Point of View

The North Preston I know isn't the one you've heard about

"The people of North Preston shine so bright that even in darkness, light continues to break through," says Kardeisha Provo of North Preston, Nova Scotia.
Kardeisha Provo is studying in Toronto, but North Preston will always be home. (Sarah Bridge/CBC)

By Kardeisha Provo

I come from North Preston, Nova Scotia.  

I come from the largest Indigenous Black community in Canada. That alone speaks volumes. There is honestly no place like home.

I am a first year student at Ryerson University in Toronto. Being away from my home and away from my people has further solidified my desire to go out and seek the world. But I will only be fulfilled once I bring it all back to where it started.

I often find myself in tears about all the things my people face. It's hard to do work in the world where the majority of people do not understand you, and are privileged to not have to endure the fight and hardships of being a black girl from North Preston. It has been a diminishing, hurtful, embarrassing and difficult process — but also one which strengthens me as an individual and gives me a different insight on life.

Parishioners sing at North Preston's St. Thomas United Baptist Church. (CBC )

The people of North Preston shine so bright that even in darkness, light continues to break through.

I truly feel privileged to walk the streets maintained by a people who have held and still hold faith. To call North Preston my home is a blessing. Because for me, it is my identity. It is my ethnicity. It is my city. The North Preston I know is everything to me.

Over 400 years ago, Black Loyalists, Jamaican Maroons and enslaved people from the south created my home. They built my home to last. For me, for my children, for my children's children.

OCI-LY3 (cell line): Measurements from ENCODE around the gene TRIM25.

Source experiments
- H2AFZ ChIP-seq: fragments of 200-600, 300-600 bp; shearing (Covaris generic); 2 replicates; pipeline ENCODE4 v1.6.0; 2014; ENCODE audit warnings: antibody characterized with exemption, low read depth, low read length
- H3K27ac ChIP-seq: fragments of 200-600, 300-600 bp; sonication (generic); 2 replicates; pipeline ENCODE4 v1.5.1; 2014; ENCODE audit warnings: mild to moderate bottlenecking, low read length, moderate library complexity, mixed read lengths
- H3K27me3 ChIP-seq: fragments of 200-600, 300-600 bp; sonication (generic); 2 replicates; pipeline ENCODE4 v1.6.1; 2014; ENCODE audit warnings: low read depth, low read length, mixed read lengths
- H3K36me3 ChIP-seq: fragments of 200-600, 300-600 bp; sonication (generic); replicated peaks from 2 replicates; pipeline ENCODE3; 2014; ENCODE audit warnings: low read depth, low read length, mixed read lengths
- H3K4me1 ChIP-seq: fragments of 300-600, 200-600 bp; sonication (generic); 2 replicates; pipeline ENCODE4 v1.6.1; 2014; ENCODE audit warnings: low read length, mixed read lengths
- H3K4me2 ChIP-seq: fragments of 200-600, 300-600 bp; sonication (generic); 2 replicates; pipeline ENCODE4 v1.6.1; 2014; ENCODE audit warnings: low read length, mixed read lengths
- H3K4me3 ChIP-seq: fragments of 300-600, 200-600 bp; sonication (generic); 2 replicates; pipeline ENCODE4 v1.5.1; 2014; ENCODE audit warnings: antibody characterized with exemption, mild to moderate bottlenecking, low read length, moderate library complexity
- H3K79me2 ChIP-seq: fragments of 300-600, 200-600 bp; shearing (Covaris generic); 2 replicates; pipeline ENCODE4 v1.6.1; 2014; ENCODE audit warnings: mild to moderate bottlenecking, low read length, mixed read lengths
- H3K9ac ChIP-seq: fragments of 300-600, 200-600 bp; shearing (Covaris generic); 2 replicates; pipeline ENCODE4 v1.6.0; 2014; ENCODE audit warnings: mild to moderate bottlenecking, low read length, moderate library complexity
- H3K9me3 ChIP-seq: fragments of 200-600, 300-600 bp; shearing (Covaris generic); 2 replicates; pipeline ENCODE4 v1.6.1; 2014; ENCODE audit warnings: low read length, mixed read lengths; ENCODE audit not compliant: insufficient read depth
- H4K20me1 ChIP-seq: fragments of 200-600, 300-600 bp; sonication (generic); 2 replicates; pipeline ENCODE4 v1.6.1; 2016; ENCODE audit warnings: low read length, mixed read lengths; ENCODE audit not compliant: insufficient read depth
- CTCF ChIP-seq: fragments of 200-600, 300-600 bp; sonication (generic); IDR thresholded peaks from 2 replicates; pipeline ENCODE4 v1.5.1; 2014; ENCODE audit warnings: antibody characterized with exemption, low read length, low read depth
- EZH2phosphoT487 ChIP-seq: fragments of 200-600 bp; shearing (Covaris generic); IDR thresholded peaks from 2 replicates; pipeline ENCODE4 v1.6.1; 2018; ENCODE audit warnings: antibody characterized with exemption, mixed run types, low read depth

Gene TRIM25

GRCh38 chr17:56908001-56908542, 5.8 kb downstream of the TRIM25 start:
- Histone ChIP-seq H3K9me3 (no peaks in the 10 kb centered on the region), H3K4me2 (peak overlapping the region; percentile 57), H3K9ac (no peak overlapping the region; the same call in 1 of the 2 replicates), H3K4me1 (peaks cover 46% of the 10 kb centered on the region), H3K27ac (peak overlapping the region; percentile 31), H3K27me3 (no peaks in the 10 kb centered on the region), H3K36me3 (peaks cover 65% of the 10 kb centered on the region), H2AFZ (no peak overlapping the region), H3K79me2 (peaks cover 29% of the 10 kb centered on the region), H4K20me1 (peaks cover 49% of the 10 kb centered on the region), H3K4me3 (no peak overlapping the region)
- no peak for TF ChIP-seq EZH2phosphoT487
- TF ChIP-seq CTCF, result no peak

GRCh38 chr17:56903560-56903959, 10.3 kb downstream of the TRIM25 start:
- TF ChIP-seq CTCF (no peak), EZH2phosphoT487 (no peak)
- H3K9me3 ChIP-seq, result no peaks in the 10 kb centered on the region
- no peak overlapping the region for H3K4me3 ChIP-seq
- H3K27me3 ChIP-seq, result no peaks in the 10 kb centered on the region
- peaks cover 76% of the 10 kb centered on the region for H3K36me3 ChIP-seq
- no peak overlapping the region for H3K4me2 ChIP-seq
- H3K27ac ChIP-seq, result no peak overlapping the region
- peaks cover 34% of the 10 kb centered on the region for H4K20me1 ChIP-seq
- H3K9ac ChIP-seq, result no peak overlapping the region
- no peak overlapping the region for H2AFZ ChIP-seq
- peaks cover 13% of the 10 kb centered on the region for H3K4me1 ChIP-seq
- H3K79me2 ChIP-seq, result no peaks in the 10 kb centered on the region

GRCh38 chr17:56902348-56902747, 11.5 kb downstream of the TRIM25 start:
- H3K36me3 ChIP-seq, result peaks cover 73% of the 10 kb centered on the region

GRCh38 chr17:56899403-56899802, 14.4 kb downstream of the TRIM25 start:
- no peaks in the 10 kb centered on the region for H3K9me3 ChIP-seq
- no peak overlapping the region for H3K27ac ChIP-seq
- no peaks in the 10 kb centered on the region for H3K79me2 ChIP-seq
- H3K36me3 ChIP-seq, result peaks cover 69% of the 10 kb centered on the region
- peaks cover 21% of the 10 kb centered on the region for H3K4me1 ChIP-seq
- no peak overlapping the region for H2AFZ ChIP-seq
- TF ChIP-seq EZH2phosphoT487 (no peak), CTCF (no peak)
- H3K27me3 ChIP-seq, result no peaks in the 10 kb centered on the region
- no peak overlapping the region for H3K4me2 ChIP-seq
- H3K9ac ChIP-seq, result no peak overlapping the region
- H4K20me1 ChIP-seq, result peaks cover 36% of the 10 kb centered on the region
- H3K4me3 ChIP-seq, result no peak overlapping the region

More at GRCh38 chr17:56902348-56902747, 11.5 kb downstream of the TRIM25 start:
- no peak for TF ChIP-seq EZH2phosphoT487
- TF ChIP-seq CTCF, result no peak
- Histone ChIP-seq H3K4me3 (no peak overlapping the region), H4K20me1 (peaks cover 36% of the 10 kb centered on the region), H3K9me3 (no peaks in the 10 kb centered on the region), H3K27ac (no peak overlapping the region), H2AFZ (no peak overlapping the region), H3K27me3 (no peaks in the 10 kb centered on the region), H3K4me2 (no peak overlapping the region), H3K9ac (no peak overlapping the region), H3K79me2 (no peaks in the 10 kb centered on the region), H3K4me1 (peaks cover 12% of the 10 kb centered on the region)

Our souls cut so deep that through every beat of my heart I feel connected to every person that has come out of this place.

'The North Preston I know moves mountains, shapes culture, and rises above any attempts to tarnish our name.' (Paul Adams for CBC)

Despite what they make us out to be, we are beautiful people.

The North Preston I know doesn't back down from misconception or false accusations that attempt to dim our light. Instead, we continue the fight to survive in a place where unity is our deadliest weapon.

The North Preston I know moves mountains, shapes culture, and rises above any attempts to tarnish our name.

I've not only been raised by my parents. The entire community has impacted me in some way. North Preston has taught me, fed me, pulled me in and protected me but most importantly showed me what it means to love.

It's unconditional. It's consistent. There's a certain level of love we feel for our neighbour that is not reciprocated anywhere else in the world.

Family. It's what we are.

LaMeia Reddick (centre) is Kardeisha's sister. She has opened her home and created a drop in centre for youth in the heart of North Preston. (Eric Van/CBC)

The North Preston I know has provided me with the tools to conquer the world and claim everything I want out of it.

North Preston taught me that limitations cease to exist. That when I want to walk "around the world" all I have to do is take a step out my front door.

The North Preston I know made my skin tough. That no words thrown at me will break me. Being a "product of my environment" means I am resilient.

Because I was raised by the 'hood, I am obligated to give everything back to the 'hood. It's only right, it's the only way I know.

The blood of my ancestors lives deep within me. The healing touch, the passion, drive, creativity, the talent, the soul.

In Canada, where some fail to realize Black people exist. We exist. We thrive.

We survive.

The sign that welcomes visitors to North Preston, Nova Scotia. (Paul Adams for CBC)

I'm more Nova Scotian than Canadian. But I'm more North Preston than anything.

The North Preston I know has been through a lot. And yet, we've been here. We're still here.

We are not going anywhere.

The North Preston I know is as deep as it gets for me.

What has been created in my community of North Preston is a small piece of a never-ending journey. Together, we will contribute to our continued history.

Because the North Preston I know will never die.

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